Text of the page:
Databases are very important to web development because they are the main way of storing large quantities of easily accessible and updateable data. For example, online order systems need somewhere to permanently store customer and order details, and even a simple message board needs somewhere to store and retrieve messages.
We may ask, "Why not store data in plain text files rather than a database?" This would be possible, but not very efficient. Databases don't just store data; they also organize it, sort it, and make it very easy for us to find and retrieve just the data we want. For example, an online bookseller such as Amazon may have a million or more books, and want to allow customers to search for specific books by the author name, year of publication, book title, or publisher. If we had one, or even many, text files holding all the book information, it would prove a massive undertaking to try to find all the books published by Wrox Press between the years 1999 and 2002. A database makes a task such as this very easy because ways of sorting and retrieving the data are built into its structure. Of course, we still need to design the database correctly, but if we get that right we find data retrieval is fast and easy. One further advantage of database management systems is the ability to synchronize updates—for example, where you have a website with multiple users at the same time trying to add information to a file or a database.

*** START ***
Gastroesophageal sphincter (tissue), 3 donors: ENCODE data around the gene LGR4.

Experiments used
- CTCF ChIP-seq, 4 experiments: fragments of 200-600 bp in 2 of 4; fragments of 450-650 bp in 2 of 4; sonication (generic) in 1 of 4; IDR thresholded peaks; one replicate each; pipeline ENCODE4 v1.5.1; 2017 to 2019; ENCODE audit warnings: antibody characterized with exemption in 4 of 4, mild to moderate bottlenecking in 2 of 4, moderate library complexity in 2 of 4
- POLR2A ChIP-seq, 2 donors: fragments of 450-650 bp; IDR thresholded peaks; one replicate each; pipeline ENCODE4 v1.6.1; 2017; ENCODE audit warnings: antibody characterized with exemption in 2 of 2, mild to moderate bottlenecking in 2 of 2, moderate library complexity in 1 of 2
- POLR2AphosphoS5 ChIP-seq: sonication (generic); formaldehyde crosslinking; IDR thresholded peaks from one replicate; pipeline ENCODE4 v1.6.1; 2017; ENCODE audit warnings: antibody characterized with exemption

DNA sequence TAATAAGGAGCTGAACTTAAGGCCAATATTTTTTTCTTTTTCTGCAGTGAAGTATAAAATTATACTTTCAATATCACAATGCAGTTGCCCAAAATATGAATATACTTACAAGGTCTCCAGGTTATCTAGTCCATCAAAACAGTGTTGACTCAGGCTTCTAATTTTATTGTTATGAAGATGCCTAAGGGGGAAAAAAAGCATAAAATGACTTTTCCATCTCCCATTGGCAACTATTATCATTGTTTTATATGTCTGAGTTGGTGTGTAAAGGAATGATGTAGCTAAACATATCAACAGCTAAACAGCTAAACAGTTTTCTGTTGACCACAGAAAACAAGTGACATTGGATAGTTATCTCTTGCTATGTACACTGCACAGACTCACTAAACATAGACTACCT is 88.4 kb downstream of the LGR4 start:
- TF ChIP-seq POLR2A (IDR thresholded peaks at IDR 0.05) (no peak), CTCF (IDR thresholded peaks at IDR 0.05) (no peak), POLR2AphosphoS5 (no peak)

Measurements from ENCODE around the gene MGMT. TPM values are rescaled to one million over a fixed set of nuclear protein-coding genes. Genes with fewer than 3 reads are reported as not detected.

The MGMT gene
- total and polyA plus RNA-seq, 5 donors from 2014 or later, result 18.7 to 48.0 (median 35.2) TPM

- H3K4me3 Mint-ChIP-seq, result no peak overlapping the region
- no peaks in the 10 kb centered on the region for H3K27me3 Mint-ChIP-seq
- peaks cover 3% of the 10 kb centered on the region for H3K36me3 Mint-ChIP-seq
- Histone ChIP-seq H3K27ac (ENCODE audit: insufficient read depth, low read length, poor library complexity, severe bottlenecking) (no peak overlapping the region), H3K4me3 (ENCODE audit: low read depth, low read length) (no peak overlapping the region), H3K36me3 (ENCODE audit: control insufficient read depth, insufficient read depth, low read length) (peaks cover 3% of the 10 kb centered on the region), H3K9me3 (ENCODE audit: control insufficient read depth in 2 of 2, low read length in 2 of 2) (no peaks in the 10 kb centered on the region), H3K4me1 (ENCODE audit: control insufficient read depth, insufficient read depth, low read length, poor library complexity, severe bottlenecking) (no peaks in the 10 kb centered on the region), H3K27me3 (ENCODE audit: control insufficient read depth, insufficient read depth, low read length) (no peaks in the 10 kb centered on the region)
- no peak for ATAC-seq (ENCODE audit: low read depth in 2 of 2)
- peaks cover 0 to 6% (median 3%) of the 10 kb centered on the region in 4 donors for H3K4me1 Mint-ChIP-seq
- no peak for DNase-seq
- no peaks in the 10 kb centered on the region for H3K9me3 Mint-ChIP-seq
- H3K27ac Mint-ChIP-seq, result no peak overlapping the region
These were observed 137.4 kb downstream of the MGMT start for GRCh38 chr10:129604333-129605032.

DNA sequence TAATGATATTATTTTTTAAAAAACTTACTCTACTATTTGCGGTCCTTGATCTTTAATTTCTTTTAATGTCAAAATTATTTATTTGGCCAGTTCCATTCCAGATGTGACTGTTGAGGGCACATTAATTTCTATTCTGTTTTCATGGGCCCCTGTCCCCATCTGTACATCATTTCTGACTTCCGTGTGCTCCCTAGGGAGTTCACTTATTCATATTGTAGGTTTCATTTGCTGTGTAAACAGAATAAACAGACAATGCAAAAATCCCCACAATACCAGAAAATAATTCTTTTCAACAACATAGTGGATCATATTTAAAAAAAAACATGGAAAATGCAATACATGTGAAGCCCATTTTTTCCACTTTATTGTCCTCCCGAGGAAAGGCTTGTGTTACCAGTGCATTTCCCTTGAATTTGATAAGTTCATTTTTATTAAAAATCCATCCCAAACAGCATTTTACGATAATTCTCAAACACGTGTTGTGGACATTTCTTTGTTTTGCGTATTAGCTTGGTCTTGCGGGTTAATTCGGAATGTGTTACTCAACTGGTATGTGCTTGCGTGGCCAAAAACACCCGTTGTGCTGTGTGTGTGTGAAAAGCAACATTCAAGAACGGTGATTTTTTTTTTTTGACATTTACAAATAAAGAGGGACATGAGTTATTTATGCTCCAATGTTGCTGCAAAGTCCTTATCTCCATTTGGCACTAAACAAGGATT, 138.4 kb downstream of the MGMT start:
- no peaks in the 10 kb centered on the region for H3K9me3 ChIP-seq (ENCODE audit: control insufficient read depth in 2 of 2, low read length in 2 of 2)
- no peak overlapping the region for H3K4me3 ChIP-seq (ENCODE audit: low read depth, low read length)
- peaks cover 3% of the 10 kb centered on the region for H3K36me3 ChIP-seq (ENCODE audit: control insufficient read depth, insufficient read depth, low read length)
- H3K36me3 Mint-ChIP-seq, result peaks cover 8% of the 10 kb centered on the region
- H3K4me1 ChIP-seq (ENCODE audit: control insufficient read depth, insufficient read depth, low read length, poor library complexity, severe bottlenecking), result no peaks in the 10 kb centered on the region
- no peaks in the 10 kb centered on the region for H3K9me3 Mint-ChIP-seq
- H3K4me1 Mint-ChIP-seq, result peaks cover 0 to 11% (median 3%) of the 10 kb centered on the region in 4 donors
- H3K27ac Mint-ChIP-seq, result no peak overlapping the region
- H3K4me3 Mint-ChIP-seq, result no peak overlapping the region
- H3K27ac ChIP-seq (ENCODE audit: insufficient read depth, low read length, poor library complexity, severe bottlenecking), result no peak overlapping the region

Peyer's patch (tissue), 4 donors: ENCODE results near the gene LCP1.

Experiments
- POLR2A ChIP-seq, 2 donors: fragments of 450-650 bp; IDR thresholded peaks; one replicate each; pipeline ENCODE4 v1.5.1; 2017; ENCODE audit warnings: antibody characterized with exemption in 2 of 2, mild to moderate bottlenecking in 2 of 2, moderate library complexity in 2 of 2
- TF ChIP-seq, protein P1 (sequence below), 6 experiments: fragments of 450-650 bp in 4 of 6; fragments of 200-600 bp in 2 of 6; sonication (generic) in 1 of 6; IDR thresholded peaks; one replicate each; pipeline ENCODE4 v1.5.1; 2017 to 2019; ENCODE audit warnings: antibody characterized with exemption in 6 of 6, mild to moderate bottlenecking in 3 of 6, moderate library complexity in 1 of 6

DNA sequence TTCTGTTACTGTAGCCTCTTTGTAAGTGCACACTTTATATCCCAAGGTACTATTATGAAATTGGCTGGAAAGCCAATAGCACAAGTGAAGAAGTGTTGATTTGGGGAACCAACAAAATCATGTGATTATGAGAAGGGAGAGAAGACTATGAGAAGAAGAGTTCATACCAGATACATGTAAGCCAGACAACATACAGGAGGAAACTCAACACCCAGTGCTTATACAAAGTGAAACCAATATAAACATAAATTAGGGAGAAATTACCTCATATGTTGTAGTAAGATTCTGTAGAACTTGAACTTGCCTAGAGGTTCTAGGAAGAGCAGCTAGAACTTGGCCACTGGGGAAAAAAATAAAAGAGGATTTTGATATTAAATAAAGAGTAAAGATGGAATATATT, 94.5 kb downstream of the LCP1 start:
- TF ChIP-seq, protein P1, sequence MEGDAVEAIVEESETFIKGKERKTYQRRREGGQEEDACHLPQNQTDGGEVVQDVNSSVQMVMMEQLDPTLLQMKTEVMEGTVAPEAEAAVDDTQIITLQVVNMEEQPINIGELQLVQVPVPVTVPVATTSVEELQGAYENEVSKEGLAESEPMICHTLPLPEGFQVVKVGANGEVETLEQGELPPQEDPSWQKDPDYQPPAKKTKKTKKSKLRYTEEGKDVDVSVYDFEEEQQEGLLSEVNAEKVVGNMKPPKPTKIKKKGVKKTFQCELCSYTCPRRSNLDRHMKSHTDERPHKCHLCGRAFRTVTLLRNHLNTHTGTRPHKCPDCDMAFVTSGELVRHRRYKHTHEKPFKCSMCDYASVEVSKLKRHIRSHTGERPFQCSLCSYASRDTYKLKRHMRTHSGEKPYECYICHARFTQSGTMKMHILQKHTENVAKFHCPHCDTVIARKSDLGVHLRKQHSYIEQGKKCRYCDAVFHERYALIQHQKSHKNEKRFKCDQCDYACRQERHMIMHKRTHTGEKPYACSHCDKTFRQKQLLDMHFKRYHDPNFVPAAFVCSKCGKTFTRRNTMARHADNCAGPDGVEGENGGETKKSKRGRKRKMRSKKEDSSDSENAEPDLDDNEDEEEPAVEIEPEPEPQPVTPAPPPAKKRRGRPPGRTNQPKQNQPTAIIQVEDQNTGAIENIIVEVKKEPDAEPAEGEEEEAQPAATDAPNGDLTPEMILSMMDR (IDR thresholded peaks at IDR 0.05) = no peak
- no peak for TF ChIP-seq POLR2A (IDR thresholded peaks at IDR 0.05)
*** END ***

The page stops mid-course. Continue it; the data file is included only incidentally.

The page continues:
In this chapter, we'll look at the theory behind relational databases, and how to create our own database, using Microsoft Access as an example. However, building the database is only half the problem; we want to access it from our web pages too.